the Red Sea with Egyptian forces, most recently in December 2018.


In recent years, Turkey has significantly stepped up its engagement in the region,
especially in Somalia, Sudan and Ethiopia. Turkey is the second largest source of foreign direct
investment in Ethiopia after China. Turkey is arguably the single most important bilateral actor
in Somalia today, especially following the establishment of a military training base in
Mogadishu for Somali soldiers.

Turkey has reached an agreement with Sudan to rebuild and lease Suakin island in the
Red Sea, including the port. Qatar, which is allied with Turkey, reportedly signed a $4 billion
agreement with Sudan to develop and manage the port at Suakin. Saudi Arabia, the UAE, and
Egypt believe this will eventually lead to military use of Suakin port by Turkey.


Egypt, which is allied with Saudi Arabia and the UAE, is deeply concerned about Turkish
and Qatar activities and intentions in the Red Sea. Although distracted in recent years by

internal crises, Egypt has a long-standing policy of approaching politics in the region on the
basis of their impact on Nile water issues. This applies especially to Sudan and Ethiopia, the
two most important upstream Nile water countries, and results in Egyptian policies that oppose
both countries when they are perceived as negatively impacting Cairo’s Nile water interests.
The Egyptian-Sudanese border dispute over the Halaib Triangle also impacts Egyptian polices on
Red Sea issues.

Other Players and Issues

--Italy and Japan have small military facilities in Djibouti.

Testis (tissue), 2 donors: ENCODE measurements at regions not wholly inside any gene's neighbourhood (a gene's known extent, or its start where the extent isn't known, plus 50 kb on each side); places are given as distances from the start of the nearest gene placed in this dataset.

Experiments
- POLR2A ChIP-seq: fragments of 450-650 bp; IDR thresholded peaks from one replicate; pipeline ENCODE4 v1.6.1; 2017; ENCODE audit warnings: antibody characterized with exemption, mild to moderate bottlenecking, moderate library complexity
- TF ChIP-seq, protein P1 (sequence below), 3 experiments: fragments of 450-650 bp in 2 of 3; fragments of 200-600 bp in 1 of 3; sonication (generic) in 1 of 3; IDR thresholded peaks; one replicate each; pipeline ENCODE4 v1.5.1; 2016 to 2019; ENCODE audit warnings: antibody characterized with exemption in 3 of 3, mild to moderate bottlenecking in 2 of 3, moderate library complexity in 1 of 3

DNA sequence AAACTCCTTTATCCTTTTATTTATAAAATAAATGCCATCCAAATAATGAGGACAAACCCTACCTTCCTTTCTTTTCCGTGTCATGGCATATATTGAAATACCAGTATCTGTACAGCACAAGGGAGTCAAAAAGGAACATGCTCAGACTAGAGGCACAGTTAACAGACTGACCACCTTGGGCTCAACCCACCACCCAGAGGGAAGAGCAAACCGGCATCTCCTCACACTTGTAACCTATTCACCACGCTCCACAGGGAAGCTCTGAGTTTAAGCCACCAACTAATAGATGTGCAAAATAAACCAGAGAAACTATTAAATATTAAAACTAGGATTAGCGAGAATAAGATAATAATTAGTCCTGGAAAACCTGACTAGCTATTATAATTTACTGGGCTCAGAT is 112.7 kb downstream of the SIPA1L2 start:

--India is a major Indian Ocean power and very concerned about growing Chinese naval power
in the region.

--Israel has an outlet to the Gulf of Aqaba and hence to the Red Sea. It is obviously interested in
free passage through both the Suez Canal and the Strait of Bab el Mandeb.

--Iran currently has no friends in the Red Sea region except for Houthi-controlled territory in
Yemen. This has not always been the case and the time will come when Iran is again a
significant player in the Red Sea basin.

--Eritrea is an important player because it blocks Ethiopia’s access to the Red Sea and the port
of Assab is the location of a significant military facility used by the UAE and Saudi Arabia.

--The most significant positive development in the region over the past year is the ongoing
effort to normalize relations between Ethiopia and Eritrea. This is one issue where a Gulf State,
the UAE, made a positive contribution by encouraging both parties to reconcile.

--The UAE is establishing a military base in the port of Berbera in Somaliland, which in 1991
declared unilateral independence from Somalia, which continues to claim Somaliland.

--Many countries contributed naval vessels to help end Somali piracy in the Gulf of Aden, Red
Sea and in the western Indian Ocean; some are still around and others have left.

--Finally, there is the question of who will control and develop the rich and recoverable oil, gas,
and mineral resources (copper, zinc, silver, and gold) in the undersea Red Sea basin.